Say Hello to Groupon Now & Right Here, Right Now Deals Groupon has just launched Groupon Now, the company's much-anticipated time-based deals app that wants to redefine how society eats and shops. Groupon Now, which was first revealed in March, is a simple application within Groupon's mobile apps that gives a user the ability to find local deals in realtime. This is accomplished by mapping a list of time-specific daily deals in the user's vicinity. These daily deals can last anywhere from a few hours to a full day, depending on when and how long a business wants to run a deal. The goal of Groupon Now is to give businesses the opportunity to bring in new customers during slow periods of business. If a restaurant knows that it gets weak business on Wednesday afternoons, it can set up a daily deal for that time frame.
This post originally appeared on the American Express OPEN Forum, where Mashable regularly contributes articles about leveraging social media and technology in small business. When Foursquare 3.0 launched in March, the app's entire merchant platform was revamped. The location-based service offered more options for specials — and made it quicker and easier to set them up. To date, more than 250,000 small and large businesses have signed up on Foursquare's free platform for businesses; many of these have offered specials. The beauty of a Foursquare special — aside from rewarding your customers and getting them back in the door — is that when users often check out the "Specials Nearby" menu when they first open the app. If they're within a few blocks of your store and you have a special, you'll show up in that menu. HOW TO: Set Up a Foursquare Special
The Social Media 101 Series is sponsored by Global Strategic Management Institute. GSMI's Social Media Strategies Series are the leading educational events for organizations looking to advance their online capabilities. Learn more. There are more than 8 million users on Foursquare — up from just 1 million a year ago.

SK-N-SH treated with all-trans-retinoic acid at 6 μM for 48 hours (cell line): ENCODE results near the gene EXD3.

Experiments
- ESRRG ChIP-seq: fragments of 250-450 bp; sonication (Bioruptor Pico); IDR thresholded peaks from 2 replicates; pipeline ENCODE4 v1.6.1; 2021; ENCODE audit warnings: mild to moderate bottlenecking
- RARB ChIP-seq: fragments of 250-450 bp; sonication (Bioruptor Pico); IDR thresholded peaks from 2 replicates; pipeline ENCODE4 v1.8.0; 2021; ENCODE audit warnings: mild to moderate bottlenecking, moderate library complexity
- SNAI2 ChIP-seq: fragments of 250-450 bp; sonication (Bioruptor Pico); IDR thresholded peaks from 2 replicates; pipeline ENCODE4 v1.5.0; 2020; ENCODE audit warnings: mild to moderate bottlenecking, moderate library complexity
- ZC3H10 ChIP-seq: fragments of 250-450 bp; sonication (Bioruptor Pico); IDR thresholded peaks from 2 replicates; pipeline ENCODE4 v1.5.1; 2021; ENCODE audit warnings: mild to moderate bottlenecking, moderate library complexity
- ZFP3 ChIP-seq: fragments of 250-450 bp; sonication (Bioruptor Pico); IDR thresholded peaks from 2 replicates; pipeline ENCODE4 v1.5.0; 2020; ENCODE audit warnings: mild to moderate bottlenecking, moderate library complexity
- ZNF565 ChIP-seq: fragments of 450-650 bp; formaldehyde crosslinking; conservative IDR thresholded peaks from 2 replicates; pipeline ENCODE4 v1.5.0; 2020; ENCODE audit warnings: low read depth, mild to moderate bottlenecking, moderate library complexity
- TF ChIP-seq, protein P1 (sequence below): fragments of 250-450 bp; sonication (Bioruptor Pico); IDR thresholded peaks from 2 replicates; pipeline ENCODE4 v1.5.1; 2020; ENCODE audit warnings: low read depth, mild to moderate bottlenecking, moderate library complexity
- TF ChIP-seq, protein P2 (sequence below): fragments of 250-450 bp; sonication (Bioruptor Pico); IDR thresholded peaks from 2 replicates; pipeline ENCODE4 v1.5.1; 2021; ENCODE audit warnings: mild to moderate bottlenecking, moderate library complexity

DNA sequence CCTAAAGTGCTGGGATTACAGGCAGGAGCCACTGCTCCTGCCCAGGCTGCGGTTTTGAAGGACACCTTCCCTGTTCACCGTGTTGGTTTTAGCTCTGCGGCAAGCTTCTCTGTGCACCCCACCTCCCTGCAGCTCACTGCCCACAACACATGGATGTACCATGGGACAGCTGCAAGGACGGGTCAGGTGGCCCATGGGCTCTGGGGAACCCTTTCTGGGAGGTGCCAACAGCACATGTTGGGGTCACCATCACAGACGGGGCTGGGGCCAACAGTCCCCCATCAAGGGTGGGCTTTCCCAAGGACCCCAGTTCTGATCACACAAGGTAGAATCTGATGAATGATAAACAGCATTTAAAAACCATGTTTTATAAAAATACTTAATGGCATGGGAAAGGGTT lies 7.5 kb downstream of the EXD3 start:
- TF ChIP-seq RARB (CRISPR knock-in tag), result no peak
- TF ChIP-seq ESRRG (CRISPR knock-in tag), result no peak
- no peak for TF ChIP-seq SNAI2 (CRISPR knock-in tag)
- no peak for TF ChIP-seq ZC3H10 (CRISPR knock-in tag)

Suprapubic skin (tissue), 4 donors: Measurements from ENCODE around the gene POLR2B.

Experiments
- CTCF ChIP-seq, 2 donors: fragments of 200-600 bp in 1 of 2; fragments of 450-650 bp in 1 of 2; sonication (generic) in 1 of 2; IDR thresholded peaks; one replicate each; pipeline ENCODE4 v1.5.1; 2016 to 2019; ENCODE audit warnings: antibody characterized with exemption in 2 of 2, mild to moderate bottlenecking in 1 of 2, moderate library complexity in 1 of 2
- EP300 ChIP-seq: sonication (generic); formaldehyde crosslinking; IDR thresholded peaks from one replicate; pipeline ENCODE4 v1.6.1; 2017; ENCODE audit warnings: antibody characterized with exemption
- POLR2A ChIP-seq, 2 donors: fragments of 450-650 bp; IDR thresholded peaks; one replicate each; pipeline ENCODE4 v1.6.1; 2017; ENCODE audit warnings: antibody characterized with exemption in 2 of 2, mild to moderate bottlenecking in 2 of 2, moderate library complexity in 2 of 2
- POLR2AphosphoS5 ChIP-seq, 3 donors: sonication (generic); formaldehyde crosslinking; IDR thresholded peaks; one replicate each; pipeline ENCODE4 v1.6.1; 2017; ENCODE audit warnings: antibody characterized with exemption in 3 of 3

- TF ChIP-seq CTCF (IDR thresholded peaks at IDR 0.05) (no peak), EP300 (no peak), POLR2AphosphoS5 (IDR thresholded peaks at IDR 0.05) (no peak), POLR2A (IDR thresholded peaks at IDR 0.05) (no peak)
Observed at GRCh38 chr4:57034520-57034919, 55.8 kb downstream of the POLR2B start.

The Future of Geolocation: What is Coming? Since location-based check-in app Foursquare was launched at South by Southwest in 2009, the app has seen exponential growth, reaching over 7.5 million users this year. Other apps have been popping up as well, as geolocation takes center stage in the mobile arena and users flock to apps that create games from typical situations and offer rewards for users. Two years later, check-ins are old news and the still-young area of geolocation is evolving to keep users interested.
How to Use Geolocation in Your Marketing Initiatives 2011 has been hailed as the “year of geolocation.” Alas, so was 2010. As was 2009 and 2008. Yet geolocation services like Foursquare and Gowalla continue to seek mainstream audiences with limited success.
6 Ways to Market on Foursquare Without a Location Scott Bishop is a director of social influence and author of How To Make Money Marketing Your Business With Foursquare (FT Press Delivers). You can read more of his insights on his social media marketing blog. Savvy marketers and business owners have flocked to Foursquare to take advantage of their 4.5 million members for one simple reason: Foursquare requires action. Conversations on Twitter and fan engagement on a brand’s Facebook Page can be valuable pieces to a successful social media marketing campaign, but user activity at the point of sale is the ultimate objective for us marketers and business owners.
This post is part of Mashable’s Spark of Genius series, which highlights a unique feature of startups. The series is made possible by Microsoft BizSpark. If you would like to have your startup considered for inclusion, please see the details here. Name: Badgeville Badgeville Gives Publishers Trendy, Plug-and-Play Game Mechanics
Earn Badges on Foursquare, No Checkins Required Foursquare announced Thursday that users can now earn badges for completing tasks as well as checking in. To start, the social gaming startup has partnered with RunKeeper, an app that enables users to track and share information about their workouts, to award users for executing challenges that can't be registered simply by checking in at venues. For instance, if users record a run of 26 miles and 385 yards with the app, they will be rewarded with a Marathon badge, which will show up on both their Runkeeper and Foursquare profiles. (I'm personally excited to unlock that one on October 31.) Foursquare is all about getting people out of their homes and exploring the real world, so the new initiative aligns well with the team's mission.